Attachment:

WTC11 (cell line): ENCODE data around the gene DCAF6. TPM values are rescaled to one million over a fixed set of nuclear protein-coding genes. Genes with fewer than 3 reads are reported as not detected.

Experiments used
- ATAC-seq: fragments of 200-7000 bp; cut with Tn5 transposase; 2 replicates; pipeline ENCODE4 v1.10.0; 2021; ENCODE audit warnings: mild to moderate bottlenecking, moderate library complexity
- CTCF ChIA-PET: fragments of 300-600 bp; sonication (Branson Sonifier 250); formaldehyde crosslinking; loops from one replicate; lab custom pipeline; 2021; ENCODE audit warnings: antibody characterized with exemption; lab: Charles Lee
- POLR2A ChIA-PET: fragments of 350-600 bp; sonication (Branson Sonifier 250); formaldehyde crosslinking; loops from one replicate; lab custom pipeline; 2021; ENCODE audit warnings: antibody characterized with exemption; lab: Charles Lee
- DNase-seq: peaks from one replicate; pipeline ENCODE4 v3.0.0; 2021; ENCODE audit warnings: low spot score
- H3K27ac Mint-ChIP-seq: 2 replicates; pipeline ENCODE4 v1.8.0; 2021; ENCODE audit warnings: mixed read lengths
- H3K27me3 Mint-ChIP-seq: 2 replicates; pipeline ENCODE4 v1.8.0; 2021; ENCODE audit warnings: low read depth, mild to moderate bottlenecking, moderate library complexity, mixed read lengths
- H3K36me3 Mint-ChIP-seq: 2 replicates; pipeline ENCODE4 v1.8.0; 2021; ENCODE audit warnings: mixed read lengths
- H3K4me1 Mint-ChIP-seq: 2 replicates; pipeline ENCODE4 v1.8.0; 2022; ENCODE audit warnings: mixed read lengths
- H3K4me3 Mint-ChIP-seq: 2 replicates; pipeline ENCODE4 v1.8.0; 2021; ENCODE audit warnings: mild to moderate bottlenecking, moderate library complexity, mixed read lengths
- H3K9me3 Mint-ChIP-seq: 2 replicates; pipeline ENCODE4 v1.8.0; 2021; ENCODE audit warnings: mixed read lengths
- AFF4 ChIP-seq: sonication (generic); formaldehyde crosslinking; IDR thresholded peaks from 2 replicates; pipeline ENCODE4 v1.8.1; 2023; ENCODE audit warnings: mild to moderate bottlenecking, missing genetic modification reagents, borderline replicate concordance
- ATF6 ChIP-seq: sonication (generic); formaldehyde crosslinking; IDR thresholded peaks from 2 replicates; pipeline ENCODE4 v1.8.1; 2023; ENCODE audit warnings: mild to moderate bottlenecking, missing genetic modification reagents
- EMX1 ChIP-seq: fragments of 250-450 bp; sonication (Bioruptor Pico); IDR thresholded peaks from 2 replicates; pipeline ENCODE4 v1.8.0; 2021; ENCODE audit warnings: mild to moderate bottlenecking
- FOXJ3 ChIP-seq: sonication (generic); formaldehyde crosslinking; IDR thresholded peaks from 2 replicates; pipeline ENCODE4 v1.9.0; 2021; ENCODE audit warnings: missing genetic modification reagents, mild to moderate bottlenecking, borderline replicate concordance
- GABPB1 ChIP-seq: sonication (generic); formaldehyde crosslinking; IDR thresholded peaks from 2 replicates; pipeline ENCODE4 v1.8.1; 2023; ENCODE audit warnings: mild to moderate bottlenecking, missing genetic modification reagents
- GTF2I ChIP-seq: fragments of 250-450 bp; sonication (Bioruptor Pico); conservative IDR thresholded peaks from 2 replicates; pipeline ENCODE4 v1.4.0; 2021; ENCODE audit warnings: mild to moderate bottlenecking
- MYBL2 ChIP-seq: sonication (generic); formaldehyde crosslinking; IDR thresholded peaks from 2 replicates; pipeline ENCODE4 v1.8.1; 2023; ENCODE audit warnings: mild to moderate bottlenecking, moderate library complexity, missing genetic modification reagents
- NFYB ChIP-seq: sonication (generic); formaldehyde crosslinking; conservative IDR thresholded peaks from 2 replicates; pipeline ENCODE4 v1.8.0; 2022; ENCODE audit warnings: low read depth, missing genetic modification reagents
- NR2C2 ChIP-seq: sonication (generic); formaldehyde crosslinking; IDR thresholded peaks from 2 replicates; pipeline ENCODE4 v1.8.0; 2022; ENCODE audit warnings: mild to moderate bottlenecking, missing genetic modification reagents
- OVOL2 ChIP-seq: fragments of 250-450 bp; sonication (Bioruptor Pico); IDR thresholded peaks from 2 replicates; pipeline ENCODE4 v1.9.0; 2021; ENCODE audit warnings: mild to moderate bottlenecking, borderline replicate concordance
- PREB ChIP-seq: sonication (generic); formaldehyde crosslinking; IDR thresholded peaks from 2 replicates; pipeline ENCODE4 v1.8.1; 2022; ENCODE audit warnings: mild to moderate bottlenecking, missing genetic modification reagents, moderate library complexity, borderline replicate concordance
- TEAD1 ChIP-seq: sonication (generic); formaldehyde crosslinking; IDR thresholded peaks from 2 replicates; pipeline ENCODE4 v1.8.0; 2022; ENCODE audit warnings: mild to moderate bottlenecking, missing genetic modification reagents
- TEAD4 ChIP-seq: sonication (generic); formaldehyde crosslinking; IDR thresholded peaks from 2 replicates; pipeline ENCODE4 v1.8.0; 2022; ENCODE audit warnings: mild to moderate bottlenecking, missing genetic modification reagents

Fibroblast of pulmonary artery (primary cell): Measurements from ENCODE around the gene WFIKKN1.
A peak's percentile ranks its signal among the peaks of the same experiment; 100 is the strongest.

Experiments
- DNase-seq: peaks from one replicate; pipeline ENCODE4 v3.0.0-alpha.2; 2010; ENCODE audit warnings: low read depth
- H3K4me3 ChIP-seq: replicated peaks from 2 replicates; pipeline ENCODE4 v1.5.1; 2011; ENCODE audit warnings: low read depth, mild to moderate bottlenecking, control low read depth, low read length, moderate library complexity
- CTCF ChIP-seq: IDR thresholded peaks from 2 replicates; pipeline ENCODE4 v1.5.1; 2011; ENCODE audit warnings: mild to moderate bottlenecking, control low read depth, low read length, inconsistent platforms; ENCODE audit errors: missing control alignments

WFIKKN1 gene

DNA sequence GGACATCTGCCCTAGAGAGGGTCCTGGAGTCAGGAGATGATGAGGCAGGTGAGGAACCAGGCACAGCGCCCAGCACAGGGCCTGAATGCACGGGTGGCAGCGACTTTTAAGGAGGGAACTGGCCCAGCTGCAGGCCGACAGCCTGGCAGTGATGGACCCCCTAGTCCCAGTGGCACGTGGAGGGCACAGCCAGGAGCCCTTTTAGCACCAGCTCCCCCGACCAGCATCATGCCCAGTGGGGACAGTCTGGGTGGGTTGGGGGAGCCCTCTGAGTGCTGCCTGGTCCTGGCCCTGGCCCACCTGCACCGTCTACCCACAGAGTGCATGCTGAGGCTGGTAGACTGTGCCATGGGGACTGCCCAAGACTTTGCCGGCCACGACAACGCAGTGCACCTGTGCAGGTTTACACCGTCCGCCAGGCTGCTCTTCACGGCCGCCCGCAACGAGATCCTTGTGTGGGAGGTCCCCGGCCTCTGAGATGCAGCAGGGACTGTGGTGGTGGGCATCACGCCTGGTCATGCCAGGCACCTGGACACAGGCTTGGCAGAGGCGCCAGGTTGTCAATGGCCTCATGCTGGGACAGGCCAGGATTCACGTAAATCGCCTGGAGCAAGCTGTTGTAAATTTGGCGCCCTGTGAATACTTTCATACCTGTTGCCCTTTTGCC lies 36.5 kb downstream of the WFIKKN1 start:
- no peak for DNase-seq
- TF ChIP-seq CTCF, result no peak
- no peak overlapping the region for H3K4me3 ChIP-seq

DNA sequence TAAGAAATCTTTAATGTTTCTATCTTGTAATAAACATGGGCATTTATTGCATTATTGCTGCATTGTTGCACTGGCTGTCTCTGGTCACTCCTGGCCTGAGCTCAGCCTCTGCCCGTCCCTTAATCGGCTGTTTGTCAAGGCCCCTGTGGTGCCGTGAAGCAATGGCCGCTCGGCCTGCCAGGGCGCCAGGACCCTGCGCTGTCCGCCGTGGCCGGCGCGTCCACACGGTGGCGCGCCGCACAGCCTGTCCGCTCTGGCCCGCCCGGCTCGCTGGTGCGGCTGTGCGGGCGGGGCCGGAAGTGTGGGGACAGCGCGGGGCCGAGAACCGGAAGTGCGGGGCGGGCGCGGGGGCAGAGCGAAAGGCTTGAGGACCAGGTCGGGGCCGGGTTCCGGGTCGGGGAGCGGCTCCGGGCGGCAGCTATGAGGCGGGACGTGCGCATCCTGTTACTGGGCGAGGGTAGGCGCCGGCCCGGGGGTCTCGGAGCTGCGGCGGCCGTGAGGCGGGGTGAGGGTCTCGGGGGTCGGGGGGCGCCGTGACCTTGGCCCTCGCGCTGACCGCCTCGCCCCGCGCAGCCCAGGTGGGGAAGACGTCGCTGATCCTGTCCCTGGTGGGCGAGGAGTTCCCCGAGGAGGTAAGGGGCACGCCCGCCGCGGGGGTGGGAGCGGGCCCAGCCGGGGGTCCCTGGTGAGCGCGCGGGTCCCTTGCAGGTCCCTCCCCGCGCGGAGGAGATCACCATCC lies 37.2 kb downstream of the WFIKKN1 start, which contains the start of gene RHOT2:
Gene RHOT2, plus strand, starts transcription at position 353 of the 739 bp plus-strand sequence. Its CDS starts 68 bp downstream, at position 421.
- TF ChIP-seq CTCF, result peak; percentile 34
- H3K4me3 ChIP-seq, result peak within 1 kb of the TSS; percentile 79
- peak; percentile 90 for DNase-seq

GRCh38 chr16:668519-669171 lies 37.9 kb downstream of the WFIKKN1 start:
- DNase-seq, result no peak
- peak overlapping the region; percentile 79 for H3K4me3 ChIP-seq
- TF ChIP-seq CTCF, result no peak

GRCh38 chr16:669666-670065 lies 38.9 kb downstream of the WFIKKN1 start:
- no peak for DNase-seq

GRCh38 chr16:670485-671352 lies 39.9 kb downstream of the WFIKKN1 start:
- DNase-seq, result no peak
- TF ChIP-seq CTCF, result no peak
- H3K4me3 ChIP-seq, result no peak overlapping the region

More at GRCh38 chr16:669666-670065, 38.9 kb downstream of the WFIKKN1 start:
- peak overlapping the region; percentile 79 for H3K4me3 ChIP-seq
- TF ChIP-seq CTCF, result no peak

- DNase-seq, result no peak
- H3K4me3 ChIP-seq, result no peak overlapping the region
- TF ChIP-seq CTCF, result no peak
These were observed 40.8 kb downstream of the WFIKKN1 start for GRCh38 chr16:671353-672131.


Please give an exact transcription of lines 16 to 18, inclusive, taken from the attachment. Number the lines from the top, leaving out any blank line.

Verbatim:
- FOXJ3 ChIP-seq: sonication (generic); formaldehyde crosslinking; IDR thresholded peaks from 2 replicates; pipeline ENCODE4 v1.9.0; 2021; ENCODE audit warnings: missing genetic modification reagents, mild to moderate bottlenecking, borderline replicate concordance
- GABPB1 ChIP-seq: sonication (generic); formaldehyde crosslinking; IDR thresholded peaks from 2 replicates; pipeline ENCODE4 v1.8.1; 2023; ENCODE audit warnings: mild to moderate bottlenecking, missing genetic modification reagents
- GTF2I ChIP-seq: fragments of 250-450 bp; sonication (Bioruptor Pico); conservative IDR thresholded peaks from 2 replicates; pipeline ENCODE4 v1.4.0; 2021; ENCODE audit warnings: mild to moderate bottlenecking